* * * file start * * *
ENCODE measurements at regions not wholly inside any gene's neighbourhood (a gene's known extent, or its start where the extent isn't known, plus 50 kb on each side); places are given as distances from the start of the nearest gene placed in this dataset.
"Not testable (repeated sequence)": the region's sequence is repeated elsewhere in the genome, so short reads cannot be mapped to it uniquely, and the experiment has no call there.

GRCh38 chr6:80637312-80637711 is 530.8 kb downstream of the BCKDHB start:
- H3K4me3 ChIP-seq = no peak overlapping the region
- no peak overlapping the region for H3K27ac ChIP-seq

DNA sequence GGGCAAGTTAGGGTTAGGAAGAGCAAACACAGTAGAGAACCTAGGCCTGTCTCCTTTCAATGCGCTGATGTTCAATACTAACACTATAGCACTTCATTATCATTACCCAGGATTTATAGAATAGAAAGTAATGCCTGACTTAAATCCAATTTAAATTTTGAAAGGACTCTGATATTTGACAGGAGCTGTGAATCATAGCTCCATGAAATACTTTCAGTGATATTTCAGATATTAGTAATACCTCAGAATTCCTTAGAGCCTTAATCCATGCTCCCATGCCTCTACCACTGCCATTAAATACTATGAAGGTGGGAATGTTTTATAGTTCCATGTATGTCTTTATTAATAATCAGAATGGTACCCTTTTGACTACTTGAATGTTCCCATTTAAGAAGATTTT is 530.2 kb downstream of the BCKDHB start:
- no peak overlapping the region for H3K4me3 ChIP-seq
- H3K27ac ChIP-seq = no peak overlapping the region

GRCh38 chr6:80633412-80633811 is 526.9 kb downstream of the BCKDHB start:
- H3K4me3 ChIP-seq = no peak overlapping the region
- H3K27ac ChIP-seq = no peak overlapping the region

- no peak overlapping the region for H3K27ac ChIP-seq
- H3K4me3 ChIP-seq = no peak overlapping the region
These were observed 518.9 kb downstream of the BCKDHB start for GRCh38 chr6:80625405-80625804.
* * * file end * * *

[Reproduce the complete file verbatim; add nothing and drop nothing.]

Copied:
ENCODE measurements at regions not wholly inside any gene's neighbourhood (a gene's known extent, or its start where the extent isn't known, plus 50 kb on each side); places are given as distances from the start of the nearest gene placed in this dataset.
"Not testable (repeated sequence)": the region's sequence is repeated elsewhere in the genome, so short reads cannot be mapped to it uniquely, and the experiment has no call there.

GRCh38 chr6:80637312-80637711 is 530.8 kb downstream of the BCKDHB start:
- H3K4me3 ChIP-seq = no peak overlapping the region
- no peak overlapping the region for H3K27ac ChIP-seq

DNA sequence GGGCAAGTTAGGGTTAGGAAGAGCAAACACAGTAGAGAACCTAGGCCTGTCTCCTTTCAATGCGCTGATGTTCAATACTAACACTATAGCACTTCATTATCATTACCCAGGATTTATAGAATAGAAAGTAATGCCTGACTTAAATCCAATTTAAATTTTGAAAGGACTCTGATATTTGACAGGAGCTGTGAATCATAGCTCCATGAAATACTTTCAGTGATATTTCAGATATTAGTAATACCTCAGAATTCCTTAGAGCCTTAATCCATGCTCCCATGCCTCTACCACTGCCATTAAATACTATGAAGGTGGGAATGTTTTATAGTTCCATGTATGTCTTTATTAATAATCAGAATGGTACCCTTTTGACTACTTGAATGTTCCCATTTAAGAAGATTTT is 530.2 kb downstream of the BCKDHB start:
- no peak overlapping the region for H3K4me3 ChIP-seq
- H3K27ac ChIP-seq = no peak overlapping the region

GRCh38 chr6:80633412-80633811 is 526.9 kb downstream of the BCKDHB start:
- H3K4me3 ChIP-seq = no peak overlapping the region
- H3K27ac ChIP-seq = no peak overlapping the region

- no peak overlapping the region for H3K27ac ChIP-seq
- H3K4me3 ChIP-seq = no peak overlapping the region
These were observed 518.9 kb downstream of the BCKDHB start for GRCh38 chr6:80625405-80625804.